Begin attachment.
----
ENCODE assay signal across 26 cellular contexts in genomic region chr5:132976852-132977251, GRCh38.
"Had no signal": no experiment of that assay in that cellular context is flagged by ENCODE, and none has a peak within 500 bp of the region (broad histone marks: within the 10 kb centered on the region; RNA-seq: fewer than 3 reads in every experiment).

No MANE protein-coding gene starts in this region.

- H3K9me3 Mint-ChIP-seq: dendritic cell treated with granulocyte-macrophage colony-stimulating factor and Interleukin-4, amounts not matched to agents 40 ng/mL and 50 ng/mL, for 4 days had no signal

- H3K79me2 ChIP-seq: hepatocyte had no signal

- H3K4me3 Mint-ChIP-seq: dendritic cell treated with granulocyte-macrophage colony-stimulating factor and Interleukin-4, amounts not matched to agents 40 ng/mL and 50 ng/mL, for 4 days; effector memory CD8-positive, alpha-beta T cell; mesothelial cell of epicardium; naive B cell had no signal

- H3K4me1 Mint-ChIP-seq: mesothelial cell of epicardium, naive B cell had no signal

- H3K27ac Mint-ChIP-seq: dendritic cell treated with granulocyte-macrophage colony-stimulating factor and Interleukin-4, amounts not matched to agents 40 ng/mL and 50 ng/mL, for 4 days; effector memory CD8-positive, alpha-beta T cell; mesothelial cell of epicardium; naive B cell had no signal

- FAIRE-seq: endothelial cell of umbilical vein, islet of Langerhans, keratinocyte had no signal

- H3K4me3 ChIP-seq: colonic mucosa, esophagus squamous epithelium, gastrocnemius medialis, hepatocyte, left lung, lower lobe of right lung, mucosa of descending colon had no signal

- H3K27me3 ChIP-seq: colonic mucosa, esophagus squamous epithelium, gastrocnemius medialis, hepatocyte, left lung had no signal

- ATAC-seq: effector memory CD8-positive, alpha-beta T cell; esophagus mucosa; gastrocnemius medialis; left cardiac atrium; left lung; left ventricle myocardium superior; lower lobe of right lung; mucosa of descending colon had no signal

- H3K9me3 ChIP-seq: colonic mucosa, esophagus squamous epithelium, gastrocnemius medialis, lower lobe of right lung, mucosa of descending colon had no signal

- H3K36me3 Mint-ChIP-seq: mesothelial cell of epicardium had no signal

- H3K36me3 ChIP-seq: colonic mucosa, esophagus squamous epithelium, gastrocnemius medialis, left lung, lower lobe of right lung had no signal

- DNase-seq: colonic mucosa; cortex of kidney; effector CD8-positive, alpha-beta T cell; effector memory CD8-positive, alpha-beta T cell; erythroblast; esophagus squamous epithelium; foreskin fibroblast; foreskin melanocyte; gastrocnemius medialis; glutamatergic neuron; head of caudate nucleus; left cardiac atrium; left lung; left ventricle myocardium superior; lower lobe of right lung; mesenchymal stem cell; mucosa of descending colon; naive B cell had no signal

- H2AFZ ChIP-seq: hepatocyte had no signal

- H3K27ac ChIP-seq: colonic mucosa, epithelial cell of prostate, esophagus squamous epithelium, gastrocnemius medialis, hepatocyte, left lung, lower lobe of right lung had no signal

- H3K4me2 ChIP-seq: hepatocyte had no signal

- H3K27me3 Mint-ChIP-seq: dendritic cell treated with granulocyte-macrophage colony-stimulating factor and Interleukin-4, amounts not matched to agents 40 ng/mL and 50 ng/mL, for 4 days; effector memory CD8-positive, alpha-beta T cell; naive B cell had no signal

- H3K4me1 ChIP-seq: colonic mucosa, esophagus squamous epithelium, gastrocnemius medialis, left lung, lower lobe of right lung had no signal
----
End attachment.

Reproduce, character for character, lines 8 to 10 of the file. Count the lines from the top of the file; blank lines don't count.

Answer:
- H3K27ac Mint-ChIP-seq: dendritic cell treated with granulocyte-macrophage colony-stimulating factor and Interleukin-4, amounts not matched to agents 40 ng/mL and 50 ng/mL, for 4 days; effector memory CD8-positive, alpha-beta T cell; mesothelial cell of epicardium; naive B cell had no signal

- FAIRE-seq: endothelial cell of umbilical vein, islet of Langerhans, keratinocyte had no signal

- H3K4me3 ChIP-seq: colonic mucosa, esophagus squamous epithelium, gastrocnemius medialis, hepatocyte, left lung, lower lobe of right lung, mucosa of descending colon had no signal